That said, origami cranes can be found hidden away in both games. Scanning each one with the DAS’ photo mode unlocks a journal entry from Ashley’s father for you to read, adding flavor to the already rich story. I had a lot of fun looking around for these, as it encouraged me to spend a little more time in each new location and take the sights in. There is a bit of an imbalance here, though, as Two Memories, despite being the shorter game, has many more of these cranes to find, with fourteen in total, while Another Code R only has nine. In the context of the game, it makes sense since the cranes can only be found in places that Ashley’s dad has visited before, so it wouldn’t make sense for them to be anywhere else. But I can’t help but wish that they had given the player a few more to seek out. Also, certain cranes are completely missable if you don’t spot them on your first playthrough, and there is no way to go back and pick them up, even after completing the game.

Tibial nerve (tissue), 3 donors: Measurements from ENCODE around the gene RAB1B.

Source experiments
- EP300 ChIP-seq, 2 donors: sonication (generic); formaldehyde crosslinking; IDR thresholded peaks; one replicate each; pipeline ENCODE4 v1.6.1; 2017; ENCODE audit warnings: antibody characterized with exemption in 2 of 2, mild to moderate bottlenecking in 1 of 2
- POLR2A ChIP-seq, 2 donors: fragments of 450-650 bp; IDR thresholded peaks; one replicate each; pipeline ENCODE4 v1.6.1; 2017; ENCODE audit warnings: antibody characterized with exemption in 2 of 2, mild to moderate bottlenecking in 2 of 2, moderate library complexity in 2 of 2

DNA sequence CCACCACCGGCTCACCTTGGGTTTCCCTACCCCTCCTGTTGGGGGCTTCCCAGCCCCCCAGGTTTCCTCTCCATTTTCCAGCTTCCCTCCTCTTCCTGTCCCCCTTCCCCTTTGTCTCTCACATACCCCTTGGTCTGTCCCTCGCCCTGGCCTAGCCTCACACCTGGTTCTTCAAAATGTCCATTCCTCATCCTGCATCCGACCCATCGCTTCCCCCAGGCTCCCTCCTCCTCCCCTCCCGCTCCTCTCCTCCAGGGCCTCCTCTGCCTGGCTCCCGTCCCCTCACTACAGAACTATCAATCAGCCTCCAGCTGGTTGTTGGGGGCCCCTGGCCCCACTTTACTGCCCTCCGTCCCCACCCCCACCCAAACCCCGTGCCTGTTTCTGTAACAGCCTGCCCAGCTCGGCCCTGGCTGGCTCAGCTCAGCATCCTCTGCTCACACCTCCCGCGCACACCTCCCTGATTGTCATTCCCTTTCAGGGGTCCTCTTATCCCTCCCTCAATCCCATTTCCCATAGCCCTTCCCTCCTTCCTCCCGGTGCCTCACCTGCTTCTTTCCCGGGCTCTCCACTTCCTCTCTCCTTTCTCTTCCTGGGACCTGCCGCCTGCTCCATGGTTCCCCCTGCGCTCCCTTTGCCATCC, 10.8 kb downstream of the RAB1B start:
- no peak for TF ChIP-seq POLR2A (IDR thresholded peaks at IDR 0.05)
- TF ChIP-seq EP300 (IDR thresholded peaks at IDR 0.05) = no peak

Similarly to the cranes, while there are a decent amount of puzzles in both games, I often wanted a few more. None of them are incredibly challenging either, although they aren’t insultingly easy either. I still enjoyed working them out, though; many have creative but realistic solutions. There are no giant leaps of logic here that are so common with mystery titles, just well-constructed brainteasers. The game uses the gyro functionality of the Switch for a few of these puzzles, too, and the controls for these moments work well, although I found it a lot easier to do these puzzles in handheld mode.

I think this game is perfect for handheld mode play as it’s just such a comfortable and cozy game. Switching between the two while playing on the big screen was still enjoyable; treating the game like a good mystery novel felt so much more natural. It’s the sort of game you can get lost in for hours, and it feels like this game was intended to be played the way it was intended to be played.

Visual Memory: The Aesthetics of Another Code